Mobile diaries: Will Assam 2016 mandate unite the divided Bodo community - Firstpost

Mobile diaries: Will Assam 2016 mandate unite the divided Bodo community

(This video was shot on a mobile phone.)

Perennially plagued by a constant problem of illegal migration from neighbouring Bangladesh, rising demographic imbalance has invariably remained part of the electoral manifesto of major parties in Assam be it the parliamentary or Assembly elections. Now, a similar scenario is fast spilling over in the Bodo-dominated areas of north-western Assam but at an intra-state level.

As Assam readies for the second phase of polls on Monday, covering 61 constituencies, political parties in the state have been busy in last ditch efforts to woo the electorate in every way.

While the Congress has been highlighting the development it has ushered in during its 15-year rule in the insurgency-ravaged state, the Bharatiya Janata Party (BJP) is playing on the threat of Moulana Badaruddin Ajmal becoming the state's deputy chief minister in the event of a Congress-All India United Democratic Front (AIUDF) government in the state.

While the Congress is going to polls in Assam with a regional party - United Peoples' Party (UPP), the BJP has forged an alliance with the Asom Gana Parishad (AGP) and the Bodoland Peoples' Front (BPF), the ruling party in the Bodoland Territorial Council (BTC)-a sixth schedule autonomous council that runs administration in four districts of Bodoland in Assam.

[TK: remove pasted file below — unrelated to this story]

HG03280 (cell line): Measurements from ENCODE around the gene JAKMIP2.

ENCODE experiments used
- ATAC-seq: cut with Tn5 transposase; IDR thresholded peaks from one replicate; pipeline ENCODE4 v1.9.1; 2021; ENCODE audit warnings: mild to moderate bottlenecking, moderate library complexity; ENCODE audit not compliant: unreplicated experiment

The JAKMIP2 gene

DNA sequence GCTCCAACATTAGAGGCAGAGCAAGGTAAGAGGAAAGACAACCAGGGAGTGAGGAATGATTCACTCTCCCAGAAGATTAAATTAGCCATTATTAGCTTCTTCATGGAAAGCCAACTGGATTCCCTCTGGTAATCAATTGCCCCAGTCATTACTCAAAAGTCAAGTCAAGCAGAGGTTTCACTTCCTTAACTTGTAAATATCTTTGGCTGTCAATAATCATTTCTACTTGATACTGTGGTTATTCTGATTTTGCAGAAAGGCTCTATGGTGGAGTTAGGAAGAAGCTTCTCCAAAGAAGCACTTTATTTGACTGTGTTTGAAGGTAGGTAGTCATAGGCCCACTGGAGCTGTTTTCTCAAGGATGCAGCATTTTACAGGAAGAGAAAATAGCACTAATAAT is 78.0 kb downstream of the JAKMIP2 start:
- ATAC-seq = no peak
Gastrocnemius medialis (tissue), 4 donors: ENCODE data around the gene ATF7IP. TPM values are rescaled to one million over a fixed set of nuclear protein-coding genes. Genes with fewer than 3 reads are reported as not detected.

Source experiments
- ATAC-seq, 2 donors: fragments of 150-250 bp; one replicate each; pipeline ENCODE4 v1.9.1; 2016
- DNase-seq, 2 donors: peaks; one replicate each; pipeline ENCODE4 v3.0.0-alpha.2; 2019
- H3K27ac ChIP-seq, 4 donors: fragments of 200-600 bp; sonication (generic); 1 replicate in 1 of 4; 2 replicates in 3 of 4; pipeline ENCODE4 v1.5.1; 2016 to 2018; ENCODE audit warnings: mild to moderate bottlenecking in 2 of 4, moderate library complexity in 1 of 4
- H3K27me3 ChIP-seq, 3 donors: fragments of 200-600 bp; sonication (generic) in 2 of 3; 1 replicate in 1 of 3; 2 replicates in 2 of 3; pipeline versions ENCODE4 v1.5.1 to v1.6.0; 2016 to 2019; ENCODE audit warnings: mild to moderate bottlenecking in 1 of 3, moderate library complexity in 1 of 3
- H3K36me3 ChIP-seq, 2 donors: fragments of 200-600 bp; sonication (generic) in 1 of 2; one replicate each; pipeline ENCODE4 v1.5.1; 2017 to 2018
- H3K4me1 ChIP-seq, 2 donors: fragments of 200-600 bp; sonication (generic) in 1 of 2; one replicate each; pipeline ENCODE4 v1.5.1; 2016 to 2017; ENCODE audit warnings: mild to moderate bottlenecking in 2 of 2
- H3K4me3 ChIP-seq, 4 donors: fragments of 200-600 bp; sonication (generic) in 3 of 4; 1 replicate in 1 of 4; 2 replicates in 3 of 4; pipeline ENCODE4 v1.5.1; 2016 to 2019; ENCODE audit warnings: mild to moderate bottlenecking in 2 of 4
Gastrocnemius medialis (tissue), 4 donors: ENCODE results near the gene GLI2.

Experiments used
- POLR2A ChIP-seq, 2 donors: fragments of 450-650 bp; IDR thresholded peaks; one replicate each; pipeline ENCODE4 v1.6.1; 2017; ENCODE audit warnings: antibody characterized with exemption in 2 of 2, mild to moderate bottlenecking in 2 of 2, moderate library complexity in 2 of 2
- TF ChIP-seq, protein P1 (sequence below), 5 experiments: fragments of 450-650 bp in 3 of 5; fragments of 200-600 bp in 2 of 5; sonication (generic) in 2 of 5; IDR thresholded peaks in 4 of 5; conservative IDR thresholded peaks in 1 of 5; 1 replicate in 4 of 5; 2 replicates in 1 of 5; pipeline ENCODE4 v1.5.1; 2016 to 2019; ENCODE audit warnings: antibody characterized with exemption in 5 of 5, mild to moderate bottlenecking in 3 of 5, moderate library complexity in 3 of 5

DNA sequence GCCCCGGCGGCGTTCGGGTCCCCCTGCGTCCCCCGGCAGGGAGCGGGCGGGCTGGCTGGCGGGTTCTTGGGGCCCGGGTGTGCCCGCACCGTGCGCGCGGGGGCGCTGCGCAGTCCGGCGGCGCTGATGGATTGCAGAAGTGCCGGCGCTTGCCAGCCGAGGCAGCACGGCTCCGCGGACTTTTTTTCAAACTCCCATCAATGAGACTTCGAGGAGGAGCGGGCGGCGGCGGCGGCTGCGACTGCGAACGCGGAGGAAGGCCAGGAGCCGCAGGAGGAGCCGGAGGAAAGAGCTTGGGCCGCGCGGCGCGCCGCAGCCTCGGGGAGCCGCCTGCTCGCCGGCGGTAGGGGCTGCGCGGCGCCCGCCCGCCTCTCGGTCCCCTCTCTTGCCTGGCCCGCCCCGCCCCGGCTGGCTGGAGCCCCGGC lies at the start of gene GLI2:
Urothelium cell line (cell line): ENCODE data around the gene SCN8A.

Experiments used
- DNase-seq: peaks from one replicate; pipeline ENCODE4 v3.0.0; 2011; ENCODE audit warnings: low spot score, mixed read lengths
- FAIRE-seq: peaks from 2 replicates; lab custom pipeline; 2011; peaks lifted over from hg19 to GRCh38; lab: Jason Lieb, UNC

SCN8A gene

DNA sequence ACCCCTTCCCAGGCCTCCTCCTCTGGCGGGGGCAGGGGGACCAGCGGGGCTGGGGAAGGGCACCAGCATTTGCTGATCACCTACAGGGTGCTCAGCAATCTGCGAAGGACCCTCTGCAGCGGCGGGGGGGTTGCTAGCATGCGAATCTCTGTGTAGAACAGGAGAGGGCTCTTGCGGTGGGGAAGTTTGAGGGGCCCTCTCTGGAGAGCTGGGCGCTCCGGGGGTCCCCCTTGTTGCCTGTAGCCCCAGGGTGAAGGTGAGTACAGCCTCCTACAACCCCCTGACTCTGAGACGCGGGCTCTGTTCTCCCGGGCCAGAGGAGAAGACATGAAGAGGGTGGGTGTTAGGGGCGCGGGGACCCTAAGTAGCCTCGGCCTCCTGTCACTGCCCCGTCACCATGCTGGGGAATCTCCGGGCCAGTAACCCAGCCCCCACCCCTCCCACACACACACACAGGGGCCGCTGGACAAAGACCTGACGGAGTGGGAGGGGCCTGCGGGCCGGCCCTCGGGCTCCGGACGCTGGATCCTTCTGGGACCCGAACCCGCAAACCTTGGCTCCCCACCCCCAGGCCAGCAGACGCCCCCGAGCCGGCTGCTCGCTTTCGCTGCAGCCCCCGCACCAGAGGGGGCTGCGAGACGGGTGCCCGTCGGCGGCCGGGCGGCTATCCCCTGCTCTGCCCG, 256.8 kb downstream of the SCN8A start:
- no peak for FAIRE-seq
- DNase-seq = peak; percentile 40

The BJP is also highlighting the boost to connectivity in the region after the party-led National Democratic Alliance (NDA) came to power in 2014.

Reports also suggested that rebel-turned-politician Hagrama Mohilary's Bodoland People Front (BPF) is a key player in 2016 Assembly elections and can play a decisive role in next government formation.

The non-Bodos together in 2014 put their weight behind rebel-turned-politician Hira Saraniya and BPF tested its first electoral defeat in its political history when Sarania won the Kokrajhar Lok Sabha seat.

As Firstpost's Simantik Dowerah argues in this piece, "saddled precariously on a cauldron of widening linguistic and cultural differences, both Bodos and non-Bodos would have to come forward to find a political solution soon lest these differences spill over from an electoral battlefield to an actual battlefield. As of now, time is fast running out and the blame game is simply on."

With inputs from agencies

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